Tag Archives: notifications

First preview of Android 12

Android 12 logo

Posted by Dave Burke, VP of Engineering

Every day, Android apps help billions of people work, play, communicate, and create on a wide range of devices from phones and laptops to tablets, TVs, and cars. As more people come to rely on the experiences you build, their expectations can rise just as fast. It’s one of the reasons we share Android releases with you early: your feedback helps us build a better platform for your apps and all of the people who use them. Today, we’re releasing the first Developer Preview of Android 12, the next version of Android, for your testing and feedback.

With each version, we’re working to make the OS smarter, easier to use, and better performing, with privacy and security at the core. In Android 12 we’re also working to give you new tools for building great experiences for users. Starting with things like compatible media transcoding, which helps your app to work with the latest video formats if you don’t already support them, and easier copy/paste of rich content into your apps, like images and videos. We’re also adding privacy protections and optimizing performance to keep your apps responsive.

Today’s first preview is just the start for Android 12, and we’ll have lots more to share as we move through the release. Read on for a taste of what’s new in Android 12, and visit the Android 12 developer site for details on downloads for Pixel and release timeline. As always, it’s crucial to get your feedback early, to help us incorporate it into the final product, so let us know what you think!

Alongside the work we’re doing in Android 12, later this month we’ll have more to share on another important tool that helps you create great user experiences more easily: Jetpack Compose, our modern toolkit for building native UI. Join us on #TheAndroidShow for a behind-the-scenes look at Jetpack Compose, livestreamed on February 24 at 9AM PT, and tweet your Jetpack Compose questions using #TheAndroidShow to have them answered live on the show.

Trust and safety

Privacy is at the heart of everything we do, and in Android 12 we’re continuing to focus on giving users more transparency and control while keeping their devices and data secure. In today’s release we’ve added new controls over identifiers that can be used for tracking, safer defaults for app components, and more. These changes may affect your apps, so we recommend testing as soon as possible. Watch for more privacy and security features coming in later preview releases.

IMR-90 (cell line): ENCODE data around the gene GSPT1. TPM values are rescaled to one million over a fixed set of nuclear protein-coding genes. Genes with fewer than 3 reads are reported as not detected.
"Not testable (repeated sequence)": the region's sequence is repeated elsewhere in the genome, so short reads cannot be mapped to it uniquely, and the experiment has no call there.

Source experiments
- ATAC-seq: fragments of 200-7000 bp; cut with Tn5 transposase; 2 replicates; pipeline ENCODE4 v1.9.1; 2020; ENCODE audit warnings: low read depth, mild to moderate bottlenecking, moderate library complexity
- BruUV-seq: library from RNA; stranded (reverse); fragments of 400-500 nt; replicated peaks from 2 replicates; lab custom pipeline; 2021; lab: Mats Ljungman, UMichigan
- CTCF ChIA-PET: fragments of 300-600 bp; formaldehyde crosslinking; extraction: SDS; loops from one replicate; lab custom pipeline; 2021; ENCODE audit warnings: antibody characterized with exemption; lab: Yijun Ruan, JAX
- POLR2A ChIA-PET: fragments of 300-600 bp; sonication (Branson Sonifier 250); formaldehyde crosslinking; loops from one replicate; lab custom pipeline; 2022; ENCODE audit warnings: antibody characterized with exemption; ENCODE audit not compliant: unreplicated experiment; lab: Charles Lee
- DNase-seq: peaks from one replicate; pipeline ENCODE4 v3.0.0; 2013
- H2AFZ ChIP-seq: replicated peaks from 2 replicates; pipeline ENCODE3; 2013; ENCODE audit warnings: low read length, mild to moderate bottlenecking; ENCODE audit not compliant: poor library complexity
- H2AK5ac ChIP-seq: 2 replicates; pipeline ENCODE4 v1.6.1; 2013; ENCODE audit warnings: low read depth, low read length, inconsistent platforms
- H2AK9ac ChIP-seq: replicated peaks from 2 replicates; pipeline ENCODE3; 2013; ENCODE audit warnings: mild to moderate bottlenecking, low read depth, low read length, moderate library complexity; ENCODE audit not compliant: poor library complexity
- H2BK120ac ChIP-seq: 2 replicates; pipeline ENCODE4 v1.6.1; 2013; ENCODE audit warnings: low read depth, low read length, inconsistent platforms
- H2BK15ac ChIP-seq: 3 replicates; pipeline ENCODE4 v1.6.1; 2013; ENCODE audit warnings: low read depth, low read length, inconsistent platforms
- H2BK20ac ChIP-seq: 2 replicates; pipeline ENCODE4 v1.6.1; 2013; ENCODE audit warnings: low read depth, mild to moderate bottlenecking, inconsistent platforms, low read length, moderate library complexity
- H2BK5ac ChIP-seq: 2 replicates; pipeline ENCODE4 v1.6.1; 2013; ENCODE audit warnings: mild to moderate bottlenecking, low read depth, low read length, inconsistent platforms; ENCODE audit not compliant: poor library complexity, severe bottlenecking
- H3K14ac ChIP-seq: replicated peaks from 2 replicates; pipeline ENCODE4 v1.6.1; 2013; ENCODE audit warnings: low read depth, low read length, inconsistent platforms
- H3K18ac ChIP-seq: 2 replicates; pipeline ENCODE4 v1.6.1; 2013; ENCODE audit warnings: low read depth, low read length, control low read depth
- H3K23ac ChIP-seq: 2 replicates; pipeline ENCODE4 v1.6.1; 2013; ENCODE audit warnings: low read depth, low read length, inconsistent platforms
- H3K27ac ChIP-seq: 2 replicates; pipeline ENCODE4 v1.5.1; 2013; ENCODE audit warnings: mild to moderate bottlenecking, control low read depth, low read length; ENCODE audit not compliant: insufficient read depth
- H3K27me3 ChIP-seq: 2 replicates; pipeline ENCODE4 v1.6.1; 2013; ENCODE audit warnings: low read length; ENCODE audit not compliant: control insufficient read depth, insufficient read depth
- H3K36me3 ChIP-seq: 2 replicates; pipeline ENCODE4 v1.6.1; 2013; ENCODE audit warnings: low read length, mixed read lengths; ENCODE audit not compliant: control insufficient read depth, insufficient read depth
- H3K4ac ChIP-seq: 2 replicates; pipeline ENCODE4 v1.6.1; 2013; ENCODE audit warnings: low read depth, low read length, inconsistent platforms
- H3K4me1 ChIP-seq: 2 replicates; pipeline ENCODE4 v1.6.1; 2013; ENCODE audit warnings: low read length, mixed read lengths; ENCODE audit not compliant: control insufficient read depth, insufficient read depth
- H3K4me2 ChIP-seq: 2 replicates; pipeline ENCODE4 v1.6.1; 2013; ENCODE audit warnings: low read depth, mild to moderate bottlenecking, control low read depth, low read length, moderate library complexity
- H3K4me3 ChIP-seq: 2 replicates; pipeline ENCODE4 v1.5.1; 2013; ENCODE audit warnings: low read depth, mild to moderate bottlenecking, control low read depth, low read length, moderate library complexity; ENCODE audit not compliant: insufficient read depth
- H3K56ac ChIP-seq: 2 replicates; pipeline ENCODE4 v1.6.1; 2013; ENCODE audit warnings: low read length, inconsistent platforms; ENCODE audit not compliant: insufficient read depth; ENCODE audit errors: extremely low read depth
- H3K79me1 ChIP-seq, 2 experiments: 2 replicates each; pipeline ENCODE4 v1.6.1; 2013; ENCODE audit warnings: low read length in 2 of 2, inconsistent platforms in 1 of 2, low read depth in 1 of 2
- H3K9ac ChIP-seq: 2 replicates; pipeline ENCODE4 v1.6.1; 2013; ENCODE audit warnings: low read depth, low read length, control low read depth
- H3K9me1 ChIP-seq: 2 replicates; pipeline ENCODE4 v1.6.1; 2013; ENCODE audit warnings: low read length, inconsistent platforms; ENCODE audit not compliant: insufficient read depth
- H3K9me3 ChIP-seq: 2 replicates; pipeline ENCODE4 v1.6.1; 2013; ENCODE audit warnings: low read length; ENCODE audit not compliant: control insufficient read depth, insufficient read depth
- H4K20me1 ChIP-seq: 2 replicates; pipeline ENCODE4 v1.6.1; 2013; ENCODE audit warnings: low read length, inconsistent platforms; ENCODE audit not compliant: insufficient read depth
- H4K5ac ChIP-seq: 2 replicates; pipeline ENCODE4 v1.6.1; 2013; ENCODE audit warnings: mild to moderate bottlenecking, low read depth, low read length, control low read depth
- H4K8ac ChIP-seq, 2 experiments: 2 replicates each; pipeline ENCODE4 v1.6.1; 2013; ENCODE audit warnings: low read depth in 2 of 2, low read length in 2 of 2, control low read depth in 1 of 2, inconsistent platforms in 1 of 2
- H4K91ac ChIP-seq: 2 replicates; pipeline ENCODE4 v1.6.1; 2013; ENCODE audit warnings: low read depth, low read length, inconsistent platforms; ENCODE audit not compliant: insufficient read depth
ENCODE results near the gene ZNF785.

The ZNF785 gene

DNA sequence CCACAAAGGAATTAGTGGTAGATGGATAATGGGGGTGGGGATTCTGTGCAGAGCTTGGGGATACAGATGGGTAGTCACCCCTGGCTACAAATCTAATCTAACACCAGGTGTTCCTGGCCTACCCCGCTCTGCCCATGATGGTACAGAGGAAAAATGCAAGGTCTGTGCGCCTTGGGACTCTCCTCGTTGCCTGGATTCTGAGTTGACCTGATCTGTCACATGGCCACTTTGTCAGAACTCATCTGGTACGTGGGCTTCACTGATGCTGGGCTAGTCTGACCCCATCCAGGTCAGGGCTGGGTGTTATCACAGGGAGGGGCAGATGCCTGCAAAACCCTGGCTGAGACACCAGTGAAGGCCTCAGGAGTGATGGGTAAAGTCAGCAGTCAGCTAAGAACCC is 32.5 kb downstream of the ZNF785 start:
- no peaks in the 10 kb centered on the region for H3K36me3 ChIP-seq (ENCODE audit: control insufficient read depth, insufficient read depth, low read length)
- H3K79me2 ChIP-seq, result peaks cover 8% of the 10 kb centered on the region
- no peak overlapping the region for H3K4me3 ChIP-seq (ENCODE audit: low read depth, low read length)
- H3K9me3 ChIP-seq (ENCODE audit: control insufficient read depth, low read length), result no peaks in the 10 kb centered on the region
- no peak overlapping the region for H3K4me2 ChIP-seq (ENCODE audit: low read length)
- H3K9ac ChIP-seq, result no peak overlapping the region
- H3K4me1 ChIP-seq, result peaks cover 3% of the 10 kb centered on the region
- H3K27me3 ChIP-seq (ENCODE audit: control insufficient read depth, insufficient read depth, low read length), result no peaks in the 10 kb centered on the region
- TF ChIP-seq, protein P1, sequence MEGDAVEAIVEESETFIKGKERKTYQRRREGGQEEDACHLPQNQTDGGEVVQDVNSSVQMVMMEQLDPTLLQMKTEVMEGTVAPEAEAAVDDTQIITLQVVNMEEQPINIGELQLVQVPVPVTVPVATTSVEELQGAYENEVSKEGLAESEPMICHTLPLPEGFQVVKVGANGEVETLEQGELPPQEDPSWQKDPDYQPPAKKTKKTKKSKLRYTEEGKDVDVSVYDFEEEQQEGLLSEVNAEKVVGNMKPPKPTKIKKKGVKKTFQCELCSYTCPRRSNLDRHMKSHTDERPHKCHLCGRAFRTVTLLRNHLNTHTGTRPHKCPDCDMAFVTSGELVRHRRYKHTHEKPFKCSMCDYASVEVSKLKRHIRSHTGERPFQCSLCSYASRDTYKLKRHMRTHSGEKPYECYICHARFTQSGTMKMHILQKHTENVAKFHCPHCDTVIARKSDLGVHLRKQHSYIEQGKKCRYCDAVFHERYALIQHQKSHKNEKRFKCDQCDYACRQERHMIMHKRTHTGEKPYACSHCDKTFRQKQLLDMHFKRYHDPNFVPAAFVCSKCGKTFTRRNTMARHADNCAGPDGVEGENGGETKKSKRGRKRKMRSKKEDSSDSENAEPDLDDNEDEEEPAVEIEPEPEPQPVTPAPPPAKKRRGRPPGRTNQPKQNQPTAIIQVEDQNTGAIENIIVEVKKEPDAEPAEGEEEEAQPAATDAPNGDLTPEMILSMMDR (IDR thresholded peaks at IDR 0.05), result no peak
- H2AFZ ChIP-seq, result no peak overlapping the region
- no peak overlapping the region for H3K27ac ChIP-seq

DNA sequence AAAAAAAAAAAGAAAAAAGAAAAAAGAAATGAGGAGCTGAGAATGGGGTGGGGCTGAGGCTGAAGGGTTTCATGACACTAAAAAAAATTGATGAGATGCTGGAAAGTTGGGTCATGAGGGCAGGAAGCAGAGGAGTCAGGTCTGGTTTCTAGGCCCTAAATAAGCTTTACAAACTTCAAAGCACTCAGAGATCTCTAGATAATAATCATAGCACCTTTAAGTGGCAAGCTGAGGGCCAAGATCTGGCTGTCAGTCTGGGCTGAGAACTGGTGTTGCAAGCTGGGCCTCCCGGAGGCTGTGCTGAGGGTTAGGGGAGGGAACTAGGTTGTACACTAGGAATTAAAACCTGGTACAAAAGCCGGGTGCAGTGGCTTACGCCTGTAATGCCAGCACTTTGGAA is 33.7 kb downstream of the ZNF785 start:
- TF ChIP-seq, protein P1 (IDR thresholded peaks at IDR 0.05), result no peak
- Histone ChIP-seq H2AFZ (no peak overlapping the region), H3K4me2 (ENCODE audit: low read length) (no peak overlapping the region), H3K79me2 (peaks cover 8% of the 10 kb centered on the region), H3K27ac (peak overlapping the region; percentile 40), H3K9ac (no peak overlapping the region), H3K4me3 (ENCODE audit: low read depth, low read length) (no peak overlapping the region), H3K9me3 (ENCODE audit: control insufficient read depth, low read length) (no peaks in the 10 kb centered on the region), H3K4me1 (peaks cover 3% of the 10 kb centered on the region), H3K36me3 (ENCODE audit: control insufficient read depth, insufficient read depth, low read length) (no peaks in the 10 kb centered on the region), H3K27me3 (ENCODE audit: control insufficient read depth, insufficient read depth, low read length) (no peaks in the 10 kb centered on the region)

Modern SameSite cookie behaviors in WebView - In line with changes to Chrome and other browsers, WebView includes new SameSite cookie behaviors to provide additional security and privacy and give users more transparency and control over how cookies can be used across sites. More here.

Restricted Netlink MAC - We’re continuing to help developers migrate to privacy-protecting resettable identifiers. In a multi-release effort to ease migration of device-scoped Netlink MAC, in Android 11 we restricted access to it based on API level 30, and in Android 12 we’re applying the restriction for all apps - regardless of targetSDK level. More here.

Safer exporting of components - To prevent apps from inadvertently exporting activities, services, and receivers, we’re changing the default handling of the android:exported attribute to be more explicit. With this change, components that declare one or more intent filters must now explicitly declare an android:exported attribute. You should inspect your components in the manifest in order to avoid installation errors related to this change. More here.

Safer handling of Intents - To make handling PendingIntents more secure, Android 12 requires apps to explicitly declare a mutability flag, either FLAG_MUTABLE or the new FLAG_IMMUTABLE, for each PendingIntent. More here.

You can read more about these and other privacy and security changes here.

Better user experience tools

In Android 12 we’re investing in key areas to help deliver a polished experience and better performance for users. Here are some of the updates so far.